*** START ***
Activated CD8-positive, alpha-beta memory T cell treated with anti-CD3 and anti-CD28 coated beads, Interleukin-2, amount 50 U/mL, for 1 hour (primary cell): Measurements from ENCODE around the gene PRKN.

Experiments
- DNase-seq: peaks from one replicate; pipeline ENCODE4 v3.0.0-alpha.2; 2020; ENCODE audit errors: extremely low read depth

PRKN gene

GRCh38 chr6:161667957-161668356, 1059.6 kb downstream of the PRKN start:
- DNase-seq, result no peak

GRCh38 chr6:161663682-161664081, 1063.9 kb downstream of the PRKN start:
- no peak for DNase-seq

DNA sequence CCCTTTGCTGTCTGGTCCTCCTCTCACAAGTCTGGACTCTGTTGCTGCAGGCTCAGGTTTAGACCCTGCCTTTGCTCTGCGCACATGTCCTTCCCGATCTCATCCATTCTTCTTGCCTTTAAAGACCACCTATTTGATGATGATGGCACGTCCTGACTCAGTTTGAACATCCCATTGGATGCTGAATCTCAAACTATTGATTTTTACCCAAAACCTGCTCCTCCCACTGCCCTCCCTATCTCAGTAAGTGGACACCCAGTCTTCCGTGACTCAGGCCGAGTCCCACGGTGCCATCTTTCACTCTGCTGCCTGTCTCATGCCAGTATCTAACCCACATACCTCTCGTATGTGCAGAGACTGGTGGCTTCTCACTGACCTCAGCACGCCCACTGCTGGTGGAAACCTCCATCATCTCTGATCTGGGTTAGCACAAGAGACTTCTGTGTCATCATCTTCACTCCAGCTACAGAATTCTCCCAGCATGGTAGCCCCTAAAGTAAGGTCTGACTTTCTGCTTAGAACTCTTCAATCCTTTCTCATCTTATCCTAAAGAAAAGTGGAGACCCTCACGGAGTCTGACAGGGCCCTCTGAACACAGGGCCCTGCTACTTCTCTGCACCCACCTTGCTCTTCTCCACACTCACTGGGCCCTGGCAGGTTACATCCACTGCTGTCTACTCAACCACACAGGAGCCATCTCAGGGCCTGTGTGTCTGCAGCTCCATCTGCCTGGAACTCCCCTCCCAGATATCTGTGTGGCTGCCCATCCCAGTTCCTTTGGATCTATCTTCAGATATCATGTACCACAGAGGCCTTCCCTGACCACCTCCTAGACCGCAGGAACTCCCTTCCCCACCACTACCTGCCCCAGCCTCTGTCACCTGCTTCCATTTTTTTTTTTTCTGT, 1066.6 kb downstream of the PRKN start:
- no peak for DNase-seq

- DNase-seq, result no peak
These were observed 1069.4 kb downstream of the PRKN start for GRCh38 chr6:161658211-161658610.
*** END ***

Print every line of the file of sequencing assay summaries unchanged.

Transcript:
Activated CD8-positive, alpha-beta memory T cell treated with anti-CD3 and anti-CD28 coated beads, Interleukin-2, amount 50 U/mL, for 1 hour (primary cell): Measurements from ENCODE around the gene PRKN.

Experiments
- DNase-seq: peaks from one replicate; pipeline ENCODE4 v3.0.0-alpha.2; 2020; ENCODE audit errors: extremely low read depth

PRKN gene

GRCh38 chr6:161667957-161668356, 1059.6 kb downstream of the PRKN start:
- DNase-seq, result no peak

GRCh38 chr6:161663682-161664081, 1063.9 kb downstream of the PRKN start:
- no peak for DNase-seq

DNA sequence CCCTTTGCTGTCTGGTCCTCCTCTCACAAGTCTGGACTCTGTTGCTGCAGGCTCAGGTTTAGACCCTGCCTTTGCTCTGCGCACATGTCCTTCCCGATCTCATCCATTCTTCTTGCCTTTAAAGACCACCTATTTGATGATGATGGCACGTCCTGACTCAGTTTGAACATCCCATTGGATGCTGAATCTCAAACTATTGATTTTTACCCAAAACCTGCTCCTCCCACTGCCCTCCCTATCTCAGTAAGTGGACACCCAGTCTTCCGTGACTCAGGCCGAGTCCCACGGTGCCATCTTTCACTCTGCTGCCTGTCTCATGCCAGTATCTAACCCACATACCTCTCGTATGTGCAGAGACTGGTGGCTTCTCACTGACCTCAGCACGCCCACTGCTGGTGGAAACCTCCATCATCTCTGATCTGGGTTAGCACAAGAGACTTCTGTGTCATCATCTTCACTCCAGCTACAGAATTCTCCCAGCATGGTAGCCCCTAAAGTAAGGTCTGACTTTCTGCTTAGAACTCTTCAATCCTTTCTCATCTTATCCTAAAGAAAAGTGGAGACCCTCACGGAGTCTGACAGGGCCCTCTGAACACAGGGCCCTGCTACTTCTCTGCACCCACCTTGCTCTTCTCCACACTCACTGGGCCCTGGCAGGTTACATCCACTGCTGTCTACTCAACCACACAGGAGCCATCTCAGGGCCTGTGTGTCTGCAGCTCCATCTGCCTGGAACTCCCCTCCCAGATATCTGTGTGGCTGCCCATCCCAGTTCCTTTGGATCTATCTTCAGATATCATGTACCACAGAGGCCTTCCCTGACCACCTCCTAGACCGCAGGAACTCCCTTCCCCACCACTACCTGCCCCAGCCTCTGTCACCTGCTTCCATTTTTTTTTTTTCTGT, 1066.6 kb downstream of the PRKN start:
- no peak for DNase-seq

- DNase-seq, result no peak
These were observed 1069.4 kb downstream of the PRKN start for GRCh38 chr6:161658211-161658610.